OP2059. LA FORZA DEL DESTINO, Live Performance, 17 March, 1956, w.Stiedry Cond. Met Opera Ensemble; Zinka Milanov, Richard Tucker, Leonard Warren, Cesare Siepi, Rosalind Elias, etc. (Croatia) 2-Myto 943.106. Very long out-of-print, Final Copy! - 608974501068
"The combination of the heavy drama to which the voice must be keyed in color, and the light, soaring singing assigned to Leonora is the barrier that stands between this opera and most singers - except for such brilliant sopranos as Zinka Milanov. It was not until I learned other operas - FORZA was my first, remember - that I realized how hard the opera was."
- Rosa Ponselle, ROSA PONSELLE, AMERICAN DIVA (Mary Jane Phillips-Matz), p.115
"For many of us the ideal FORZA Leonora was Zinka Milanov....What Milanov had, in addition to ethereal floated pianissimi, was a solid column of sound from bottom to top, emanating from the same throat and diaphragm. Her rich sonority brought a kind of grandeur to the score that it really needs."
- Henry Fogel, FANFARE
"...for some thirty years, until his sudden death in 1975, Tucker's vocal security, boundless energy, unceasing enthusiasm, and thorough professionalism ensured a level of popularity that necessitated comparisons to some of his greatest predecessors....Tucker sang thrillingly and delivered the goods, communicating his own joy in singing to all who would listen...."
- Marc Mandel, FANFARE, May/June, 1997
"Leonard Warren emerged as the principal baritone of the Met's Italian wing in the early 1940s and remained so until his untimely death on the Met's stage, 4 March, 1960, at the peak of his career. His smooth, velvety, and beautiful voice was powerful and had an unusually large range in its high register. It was easily and evenly produced, whether he sang softly or roared like a lion.
Warren acted his roles primarily by vocal coloring, expressivity, and his excellent diction...his singing was unusually consistent. Warren's legacy should be of interest to all lovers of great singing."
- Kurt Moses, AMERICAN RECORD GUIDE, Nov./Dec., 2006
“Mr. Siepi was a classic Italian basso cantante, or ‘singing bass’, with a warm, slightly dark voice that was ideally suited to Mozart. Yet his voice was so robust that he could easily summon the power for King Philip II in DON CARLO, Gurnemanz in PARSIFAL and the title role in BORIS GODUNOV. In his prime, the tall, handsome Mr. Siepi, a natural onstage, was a favorite at the Metropolitan Opera, where he gave nearly 500 performances, singing 17 roles during a 23-year association. Bing wrote in his 1972 memoir, 5,000 NIGHTS AT THE OPERA, [that Siepi] ‘made an overpowering debut and a well-deserved great career at the Metropolitan’. After his first Don Giovanni at the Met in 1952, Mr. Siepi became the Giovanni of choice in houses around the world, bringing a sly blend of vocal refinement and animal magnetism to his portrayal. Critics and audiences embraced him for a wide range of roles. Assessing an impressive Gurnemanz in a 1970 PARSIFAL at the Met, the critic Herbert Weinstock wrote in the British magazine OPERA that Mr. Siepi ‘really sang the role rather than growling it and acted with touching conviction’, articulating Wagner’s words ‘as if born to them’. He also excelled in broadly comic roles, like Don Basilio in Rossini’s BARBIERE.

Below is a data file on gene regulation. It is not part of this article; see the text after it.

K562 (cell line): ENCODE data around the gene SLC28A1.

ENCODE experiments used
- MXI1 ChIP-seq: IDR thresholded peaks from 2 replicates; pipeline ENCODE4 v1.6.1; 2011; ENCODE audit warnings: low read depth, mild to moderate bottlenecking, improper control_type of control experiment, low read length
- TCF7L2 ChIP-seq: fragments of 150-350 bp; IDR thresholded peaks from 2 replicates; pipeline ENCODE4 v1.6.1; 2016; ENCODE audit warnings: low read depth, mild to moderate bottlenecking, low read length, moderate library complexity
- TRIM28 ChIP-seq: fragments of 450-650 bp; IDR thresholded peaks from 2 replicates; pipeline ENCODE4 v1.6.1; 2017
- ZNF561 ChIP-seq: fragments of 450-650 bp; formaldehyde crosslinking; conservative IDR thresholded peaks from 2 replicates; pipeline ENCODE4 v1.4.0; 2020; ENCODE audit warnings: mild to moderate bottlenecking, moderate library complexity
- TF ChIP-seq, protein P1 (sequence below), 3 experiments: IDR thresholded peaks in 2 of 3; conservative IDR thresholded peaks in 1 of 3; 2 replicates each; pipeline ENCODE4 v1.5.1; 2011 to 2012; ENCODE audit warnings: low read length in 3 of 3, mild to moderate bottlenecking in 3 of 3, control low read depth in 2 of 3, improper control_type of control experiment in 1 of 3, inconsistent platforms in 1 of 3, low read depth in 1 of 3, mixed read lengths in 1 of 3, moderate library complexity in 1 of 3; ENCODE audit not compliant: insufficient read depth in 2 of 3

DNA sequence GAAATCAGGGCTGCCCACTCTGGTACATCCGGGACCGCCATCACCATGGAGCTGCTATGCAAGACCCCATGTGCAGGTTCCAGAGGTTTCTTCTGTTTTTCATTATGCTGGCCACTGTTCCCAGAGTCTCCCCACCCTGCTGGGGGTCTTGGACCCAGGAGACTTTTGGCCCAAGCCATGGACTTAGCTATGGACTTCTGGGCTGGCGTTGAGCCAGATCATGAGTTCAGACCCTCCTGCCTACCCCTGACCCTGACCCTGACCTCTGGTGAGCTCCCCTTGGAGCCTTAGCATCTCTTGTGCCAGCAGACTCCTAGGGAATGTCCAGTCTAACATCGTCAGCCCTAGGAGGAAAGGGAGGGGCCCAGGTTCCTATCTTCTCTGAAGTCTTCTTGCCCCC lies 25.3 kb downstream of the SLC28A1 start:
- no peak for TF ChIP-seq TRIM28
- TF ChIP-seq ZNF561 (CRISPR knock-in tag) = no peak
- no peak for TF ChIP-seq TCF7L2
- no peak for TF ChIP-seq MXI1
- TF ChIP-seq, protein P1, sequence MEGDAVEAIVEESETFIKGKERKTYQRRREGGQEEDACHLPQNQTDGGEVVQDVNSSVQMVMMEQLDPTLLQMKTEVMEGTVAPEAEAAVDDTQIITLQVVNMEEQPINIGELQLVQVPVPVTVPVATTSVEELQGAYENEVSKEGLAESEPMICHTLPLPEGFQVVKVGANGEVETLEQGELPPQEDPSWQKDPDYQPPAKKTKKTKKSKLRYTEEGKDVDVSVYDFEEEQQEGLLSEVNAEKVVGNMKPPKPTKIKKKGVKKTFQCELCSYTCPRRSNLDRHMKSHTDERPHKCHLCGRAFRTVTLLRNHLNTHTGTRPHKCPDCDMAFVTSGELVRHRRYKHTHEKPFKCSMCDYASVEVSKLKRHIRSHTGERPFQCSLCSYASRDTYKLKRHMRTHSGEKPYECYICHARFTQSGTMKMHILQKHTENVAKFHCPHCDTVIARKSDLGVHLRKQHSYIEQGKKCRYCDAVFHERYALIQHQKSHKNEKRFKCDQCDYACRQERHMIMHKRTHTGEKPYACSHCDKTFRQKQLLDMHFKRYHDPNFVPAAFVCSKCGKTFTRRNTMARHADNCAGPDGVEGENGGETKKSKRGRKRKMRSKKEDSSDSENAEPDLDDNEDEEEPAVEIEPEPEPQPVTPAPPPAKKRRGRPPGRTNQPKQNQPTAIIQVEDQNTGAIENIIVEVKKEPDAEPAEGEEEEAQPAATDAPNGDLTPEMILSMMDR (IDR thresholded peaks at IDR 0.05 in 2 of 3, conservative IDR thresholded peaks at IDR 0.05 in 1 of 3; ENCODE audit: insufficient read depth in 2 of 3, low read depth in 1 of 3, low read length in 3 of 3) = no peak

At 18, urged on by friends, he entered a voice competition in Florence and won first prize. A manager in the audience quickly engaged him to sing the role of the hired assassin Sparafucile in Verdi’s RIGOLETTO for a production in Schio, near Vicenza. With the outbreak of war he moved to neutral Switzerland, returning to Italy when hostilities ended. He appeared in Verdi’s NABUCCO at La Scala in Milan in the first postwar production at the reconstructed theater, which had been damaged by bombs.
After his breakthrough Met debut, Mr. Siepi was in demand internationally. He scored triumphs at the Salzburg Festival during the 1950s and made several live recordings there, including a 1954 DON GIOVANNI conducted by Wilhelm Furtwängler, with Elisabeth Schwarzkopf and Erna Berger among the cast.
In his day Mr. Siepi was considered a natural successor to Ezio Pinza. Like Pinza, who had starred in SOUTH PACIFIC, Mr. Siepi appeared in a stage musical, BRAVO GIOVANNI. The critic Howard Taubman, writing in THE NEW YORK TIMES, praised Mr. Siepi for bringing ‘the richest and best cultivated vocal instrument to Broadway’ since Pinza. The show, however, unlike Pinza’s SOUTH PACIFIC, was a flop. Still, Taubman gave the famous bass credit for trying. ‘Happily’, he concluded, ‘Mr. Siepi is at ease in his new surroundings and his voice glorifies them’.”
- Anthony Tommasini, THE NEW YORK TIMES, 8 July, 2010